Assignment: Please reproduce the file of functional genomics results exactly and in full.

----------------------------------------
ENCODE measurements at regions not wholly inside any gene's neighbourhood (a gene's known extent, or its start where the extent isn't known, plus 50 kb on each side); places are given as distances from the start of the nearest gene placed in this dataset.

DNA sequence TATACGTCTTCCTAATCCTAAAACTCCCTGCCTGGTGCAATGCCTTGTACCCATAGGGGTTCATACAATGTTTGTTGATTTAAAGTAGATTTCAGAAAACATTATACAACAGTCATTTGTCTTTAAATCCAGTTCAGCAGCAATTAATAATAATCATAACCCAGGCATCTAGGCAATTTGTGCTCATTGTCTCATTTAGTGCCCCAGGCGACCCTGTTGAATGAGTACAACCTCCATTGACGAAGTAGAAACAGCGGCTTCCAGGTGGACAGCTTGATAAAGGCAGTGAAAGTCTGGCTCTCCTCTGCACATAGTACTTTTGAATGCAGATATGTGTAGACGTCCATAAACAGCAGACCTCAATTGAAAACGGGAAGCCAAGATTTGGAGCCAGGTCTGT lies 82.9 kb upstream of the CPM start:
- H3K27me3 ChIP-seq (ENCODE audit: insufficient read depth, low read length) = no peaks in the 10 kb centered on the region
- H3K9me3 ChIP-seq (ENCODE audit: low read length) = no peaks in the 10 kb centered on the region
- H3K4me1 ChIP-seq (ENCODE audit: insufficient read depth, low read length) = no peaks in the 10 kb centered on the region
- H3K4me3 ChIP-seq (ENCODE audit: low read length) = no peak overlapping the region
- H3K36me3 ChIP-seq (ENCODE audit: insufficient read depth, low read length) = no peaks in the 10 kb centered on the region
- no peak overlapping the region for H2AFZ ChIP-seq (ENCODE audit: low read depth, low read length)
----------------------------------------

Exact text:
ENCODE measurements at regions not wholly inside any gene's neighbourhood (a gene's known extent, or its start where the extent isn't known, plus 50 kb on each side); places are given as distances from the start of the nearest gene placed in this dataset.

DNA sequence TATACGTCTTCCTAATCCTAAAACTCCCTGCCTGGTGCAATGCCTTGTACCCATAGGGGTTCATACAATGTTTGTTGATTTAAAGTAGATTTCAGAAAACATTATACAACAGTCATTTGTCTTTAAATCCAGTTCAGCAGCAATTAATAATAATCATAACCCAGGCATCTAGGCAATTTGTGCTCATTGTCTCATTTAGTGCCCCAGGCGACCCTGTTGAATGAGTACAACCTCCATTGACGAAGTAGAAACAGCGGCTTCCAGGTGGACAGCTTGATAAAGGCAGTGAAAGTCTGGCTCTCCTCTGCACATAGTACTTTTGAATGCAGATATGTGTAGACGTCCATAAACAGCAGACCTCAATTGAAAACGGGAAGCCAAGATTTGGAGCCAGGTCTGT lies 82.9 kb upstream of the CPM start:
- H3K27me3 ChIP-seq (ENCODE audit: insufficient read depth, low read length) = no peaks in the 10 kb centered on the region
- H3K9me3 ChIP-seq (ENCODE audit: low read length) = no peaks in the 10 kb centered on the region
- H3K4me1 ChIP-seq (ENCODE audit: insufficient read depth, low read length) = no peaks in the 10 kb centered on the region
- H3K4me3 ChIP-seq (ENCODE audit: low read length) = no peak overlapping the region
- H3K36me3 ChIP-seq (ENCODE audit: insufficient read depth, low read length) = no peaks in the 10 kb centered on the region
- no peak overlapping the region for H2AFZ ChIP-seq (ENCODE audit: low read depth, low read length)